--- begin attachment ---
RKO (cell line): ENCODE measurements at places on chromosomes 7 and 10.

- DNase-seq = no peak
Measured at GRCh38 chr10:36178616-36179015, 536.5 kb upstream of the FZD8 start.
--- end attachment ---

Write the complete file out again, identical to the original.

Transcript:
RKO (cell line): ENCODE measurements at places on chromosomes 7 and 10.

- DNase-seq = no peak
Measured at GRCh38 chr10:36178616-36179015, 536.5 kb upstream of the FZD8 start.